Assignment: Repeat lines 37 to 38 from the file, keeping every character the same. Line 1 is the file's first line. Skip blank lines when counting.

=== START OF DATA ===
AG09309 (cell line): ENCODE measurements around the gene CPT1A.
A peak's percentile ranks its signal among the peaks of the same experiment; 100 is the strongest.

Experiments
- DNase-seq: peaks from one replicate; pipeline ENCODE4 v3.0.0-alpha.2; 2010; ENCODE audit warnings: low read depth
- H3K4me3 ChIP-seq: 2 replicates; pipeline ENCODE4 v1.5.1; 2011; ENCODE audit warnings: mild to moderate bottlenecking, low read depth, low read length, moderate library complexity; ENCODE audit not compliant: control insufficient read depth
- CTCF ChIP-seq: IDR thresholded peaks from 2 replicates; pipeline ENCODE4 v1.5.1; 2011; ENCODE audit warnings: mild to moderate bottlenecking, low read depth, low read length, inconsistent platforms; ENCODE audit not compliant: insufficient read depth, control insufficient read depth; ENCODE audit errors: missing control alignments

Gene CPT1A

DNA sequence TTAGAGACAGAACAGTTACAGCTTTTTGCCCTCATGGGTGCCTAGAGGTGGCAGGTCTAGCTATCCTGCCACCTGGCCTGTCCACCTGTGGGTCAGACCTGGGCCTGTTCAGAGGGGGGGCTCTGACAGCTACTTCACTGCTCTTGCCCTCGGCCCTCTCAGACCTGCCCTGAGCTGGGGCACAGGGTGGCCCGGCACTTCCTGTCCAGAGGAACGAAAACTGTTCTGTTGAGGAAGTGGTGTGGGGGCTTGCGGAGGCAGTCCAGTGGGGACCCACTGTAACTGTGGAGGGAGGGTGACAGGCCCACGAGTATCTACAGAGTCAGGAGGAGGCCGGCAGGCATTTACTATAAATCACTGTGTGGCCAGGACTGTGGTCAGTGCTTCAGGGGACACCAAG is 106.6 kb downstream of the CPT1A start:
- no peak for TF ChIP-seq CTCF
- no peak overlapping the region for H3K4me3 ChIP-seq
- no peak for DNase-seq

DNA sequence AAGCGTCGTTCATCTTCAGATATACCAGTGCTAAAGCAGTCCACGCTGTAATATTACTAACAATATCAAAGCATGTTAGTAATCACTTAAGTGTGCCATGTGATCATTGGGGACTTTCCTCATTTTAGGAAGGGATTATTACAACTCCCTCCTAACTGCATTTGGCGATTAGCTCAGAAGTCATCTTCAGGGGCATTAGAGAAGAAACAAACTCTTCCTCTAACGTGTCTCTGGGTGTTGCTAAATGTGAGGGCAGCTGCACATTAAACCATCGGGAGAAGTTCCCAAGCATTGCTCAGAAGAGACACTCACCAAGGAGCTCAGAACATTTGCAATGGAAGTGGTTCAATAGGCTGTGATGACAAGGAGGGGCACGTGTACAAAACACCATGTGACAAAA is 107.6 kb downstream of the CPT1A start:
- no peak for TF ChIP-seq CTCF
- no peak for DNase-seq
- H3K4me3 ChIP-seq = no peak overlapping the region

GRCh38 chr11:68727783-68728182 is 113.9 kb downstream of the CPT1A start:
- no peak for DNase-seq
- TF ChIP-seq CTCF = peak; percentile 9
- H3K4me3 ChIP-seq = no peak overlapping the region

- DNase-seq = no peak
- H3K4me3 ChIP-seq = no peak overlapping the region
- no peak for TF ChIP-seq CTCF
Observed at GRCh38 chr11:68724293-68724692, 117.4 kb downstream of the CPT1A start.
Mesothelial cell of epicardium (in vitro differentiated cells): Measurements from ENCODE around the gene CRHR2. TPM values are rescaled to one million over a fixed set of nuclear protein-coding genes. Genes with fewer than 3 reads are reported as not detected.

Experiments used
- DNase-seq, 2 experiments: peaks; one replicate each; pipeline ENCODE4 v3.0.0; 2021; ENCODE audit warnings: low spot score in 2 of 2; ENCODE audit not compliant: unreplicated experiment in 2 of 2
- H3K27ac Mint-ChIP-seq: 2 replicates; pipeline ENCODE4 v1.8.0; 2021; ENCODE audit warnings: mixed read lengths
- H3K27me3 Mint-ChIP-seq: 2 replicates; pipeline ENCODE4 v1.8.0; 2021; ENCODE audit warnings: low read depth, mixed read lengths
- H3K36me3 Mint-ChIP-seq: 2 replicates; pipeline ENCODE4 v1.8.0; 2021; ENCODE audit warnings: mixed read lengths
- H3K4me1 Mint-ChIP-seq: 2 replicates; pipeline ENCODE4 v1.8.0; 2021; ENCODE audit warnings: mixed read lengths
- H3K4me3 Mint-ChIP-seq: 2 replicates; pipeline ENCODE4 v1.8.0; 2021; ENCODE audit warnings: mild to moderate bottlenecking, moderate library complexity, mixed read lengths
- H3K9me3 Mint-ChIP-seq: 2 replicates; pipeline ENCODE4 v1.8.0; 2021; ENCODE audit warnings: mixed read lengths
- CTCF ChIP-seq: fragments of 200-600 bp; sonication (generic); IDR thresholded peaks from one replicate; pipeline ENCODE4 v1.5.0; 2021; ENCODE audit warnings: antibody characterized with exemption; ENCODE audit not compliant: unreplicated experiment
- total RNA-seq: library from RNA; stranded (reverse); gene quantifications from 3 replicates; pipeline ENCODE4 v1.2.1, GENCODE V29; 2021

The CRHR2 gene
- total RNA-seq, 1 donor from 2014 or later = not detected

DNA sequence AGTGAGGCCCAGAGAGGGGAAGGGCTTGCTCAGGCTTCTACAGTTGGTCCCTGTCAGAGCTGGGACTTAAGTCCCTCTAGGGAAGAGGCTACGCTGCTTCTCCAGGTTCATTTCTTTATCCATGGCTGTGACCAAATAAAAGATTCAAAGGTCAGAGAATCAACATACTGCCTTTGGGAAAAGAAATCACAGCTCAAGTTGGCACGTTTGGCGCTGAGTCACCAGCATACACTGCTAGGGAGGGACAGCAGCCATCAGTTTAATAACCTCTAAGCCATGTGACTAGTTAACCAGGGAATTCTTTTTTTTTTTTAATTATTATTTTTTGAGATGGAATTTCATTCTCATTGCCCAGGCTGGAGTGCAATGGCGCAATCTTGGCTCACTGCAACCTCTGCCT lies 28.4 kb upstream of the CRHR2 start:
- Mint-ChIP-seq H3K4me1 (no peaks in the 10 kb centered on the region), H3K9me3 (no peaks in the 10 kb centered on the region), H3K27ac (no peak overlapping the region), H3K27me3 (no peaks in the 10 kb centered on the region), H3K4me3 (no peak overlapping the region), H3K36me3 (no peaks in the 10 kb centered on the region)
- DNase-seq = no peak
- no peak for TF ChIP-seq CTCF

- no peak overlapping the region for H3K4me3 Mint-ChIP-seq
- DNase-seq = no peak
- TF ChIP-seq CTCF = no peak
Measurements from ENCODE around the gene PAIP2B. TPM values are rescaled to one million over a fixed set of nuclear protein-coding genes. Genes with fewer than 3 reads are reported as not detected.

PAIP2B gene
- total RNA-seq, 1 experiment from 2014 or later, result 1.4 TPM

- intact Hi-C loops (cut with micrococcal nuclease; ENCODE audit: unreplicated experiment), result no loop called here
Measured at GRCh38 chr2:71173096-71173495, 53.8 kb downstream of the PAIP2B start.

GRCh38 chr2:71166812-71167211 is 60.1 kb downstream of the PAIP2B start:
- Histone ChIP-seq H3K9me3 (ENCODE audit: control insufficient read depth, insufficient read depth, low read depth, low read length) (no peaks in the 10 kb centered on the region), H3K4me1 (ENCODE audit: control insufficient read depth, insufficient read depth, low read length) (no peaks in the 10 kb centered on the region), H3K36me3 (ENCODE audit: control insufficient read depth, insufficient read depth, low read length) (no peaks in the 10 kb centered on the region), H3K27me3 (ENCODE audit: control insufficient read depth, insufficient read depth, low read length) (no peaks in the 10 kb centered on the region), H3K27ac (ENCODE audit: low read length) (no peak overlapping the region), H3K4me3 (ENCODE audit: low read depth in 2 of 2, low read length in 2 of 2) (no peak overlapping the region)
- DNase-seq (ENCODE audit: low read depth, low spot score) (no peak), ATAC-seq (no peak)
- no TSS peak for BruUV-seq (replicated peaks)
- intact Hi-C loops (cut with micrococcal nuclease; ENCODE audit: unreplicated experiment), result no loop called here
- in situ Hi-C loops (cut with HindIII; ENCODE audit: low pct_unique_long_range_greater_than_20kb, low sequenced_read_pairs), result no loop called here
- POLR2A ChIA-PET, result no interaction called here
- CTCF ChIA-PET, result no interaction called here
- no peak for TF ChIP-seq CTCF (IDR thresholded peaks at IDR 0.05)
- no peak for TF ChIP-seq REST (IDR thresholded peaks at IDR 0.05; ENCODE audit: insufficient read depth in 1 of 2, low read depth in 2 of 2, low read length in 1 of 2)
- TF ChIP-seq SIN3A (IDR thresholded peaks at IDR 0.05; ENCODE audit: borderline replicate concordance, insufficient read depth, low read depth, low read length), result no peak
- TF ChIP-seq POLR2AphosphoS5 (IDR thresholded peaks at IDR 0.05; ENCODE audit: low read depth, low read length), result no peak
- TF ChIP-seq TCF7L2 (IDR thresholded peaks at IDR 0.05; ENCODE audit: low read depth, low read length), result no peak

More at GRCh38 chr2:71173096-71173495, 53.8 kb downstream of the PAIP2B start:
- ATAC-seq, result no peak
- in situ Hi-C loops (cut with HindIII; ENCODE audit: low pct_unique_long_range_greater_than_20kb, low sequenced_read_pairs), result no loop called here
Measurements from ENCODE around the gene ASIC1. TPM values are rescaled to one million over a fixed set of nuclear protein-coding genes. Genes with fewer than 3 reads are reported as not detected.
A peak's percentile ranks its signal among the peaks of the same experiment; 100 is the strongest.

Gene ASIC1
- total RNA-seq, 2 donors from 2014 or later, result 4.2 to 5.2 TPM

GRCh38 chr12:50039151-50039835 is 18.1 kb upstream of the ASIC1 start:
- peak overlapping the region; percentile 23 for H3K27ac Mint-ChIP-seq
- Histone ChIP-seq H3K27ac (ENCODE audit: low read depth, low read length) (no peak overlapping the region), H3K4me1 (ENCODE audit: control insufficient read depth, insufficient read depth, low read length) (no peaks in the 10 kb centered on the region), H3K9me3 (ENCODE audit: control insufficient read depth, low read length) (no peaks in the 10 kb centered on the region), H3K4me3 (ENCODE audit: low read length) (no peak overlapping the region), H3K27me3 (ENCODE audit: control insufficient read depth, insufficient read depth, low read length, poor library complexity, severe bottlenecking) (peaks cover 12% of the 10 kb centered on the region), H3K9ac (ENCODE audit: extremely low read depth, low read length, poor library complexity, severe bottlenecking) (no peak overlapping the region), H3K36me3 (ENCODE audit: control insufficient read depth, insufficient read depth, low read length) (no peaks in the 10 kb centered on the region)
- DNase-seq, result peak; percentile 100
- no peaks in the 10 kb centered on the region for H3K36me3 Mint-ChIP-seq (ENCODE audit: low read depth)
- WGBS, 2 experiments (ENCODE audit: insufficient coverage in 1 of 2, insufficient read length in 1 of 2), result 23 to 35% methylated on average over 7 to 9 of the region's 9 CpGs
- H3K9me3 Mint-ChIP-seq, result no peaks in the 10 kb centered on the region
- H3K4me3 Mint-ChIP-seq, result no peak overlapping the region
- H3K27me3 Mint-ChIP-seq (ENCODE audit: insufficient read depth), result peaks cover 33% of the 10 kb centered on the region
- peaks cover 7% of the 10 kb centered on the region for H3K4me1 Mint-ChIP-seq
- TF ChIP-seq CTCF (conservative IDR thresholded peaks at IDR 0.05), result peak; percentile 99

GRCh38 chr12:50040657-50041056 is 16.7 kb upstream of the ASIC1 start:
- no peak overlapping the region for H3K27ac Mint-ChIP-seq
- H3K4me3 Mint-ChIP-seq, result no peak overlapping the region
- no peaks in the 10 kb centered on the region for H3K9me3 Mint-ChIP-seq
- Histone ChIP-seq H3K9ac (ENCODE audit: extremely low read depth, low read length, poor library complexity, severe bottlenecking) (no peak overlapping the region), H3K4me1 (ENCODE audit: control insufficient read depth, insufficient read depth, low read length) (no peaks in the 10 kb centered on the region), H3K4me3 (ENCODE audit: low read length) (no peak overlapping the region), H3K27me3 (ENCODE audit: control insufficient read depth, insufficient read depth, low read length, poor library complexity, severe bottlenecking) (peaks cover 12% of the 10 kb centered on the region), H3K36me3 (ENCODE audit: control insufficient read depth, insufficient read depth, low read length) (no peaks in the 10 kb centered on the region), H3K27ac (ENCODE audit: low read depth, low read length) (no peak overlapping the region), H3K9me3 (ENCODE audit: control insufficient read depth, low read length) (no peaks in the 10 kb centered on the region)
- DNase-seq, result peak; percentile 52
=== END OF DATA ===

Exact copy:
DNA sequence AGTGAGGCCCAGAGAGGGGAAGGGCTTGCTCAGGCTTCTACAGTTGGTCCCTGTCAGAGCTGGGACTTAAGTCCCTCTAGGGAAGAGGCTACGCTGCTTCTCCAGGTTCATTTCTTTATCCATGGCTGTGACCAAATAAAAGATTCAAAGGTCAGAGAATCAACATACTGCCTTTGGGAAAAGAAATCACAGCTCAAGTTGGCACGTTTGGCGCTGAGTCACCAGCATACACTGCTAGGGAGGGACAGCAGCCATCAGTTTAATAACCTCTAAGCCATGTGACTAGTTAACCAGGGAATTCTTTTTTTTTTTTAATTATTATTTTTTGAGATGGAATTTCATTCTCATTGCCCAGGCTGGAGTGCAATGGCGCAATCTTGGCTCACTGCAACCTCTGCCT lies 28.4 kb upstream of the CRHR2 start:
- Mint-ChIP-seq H3K4me1 (no peaks in the 10 kb centered on the region), H3K9me3 (no peaks in the 10 kb centered on the region), H3K27ac (no peak overlapping the region), H3K27me3 (no peaks in the 10 kb centered on the region), H3K4me3 (no peak overlapping the region), H3K36me3 (no peaks in the 10 kb centered on the region)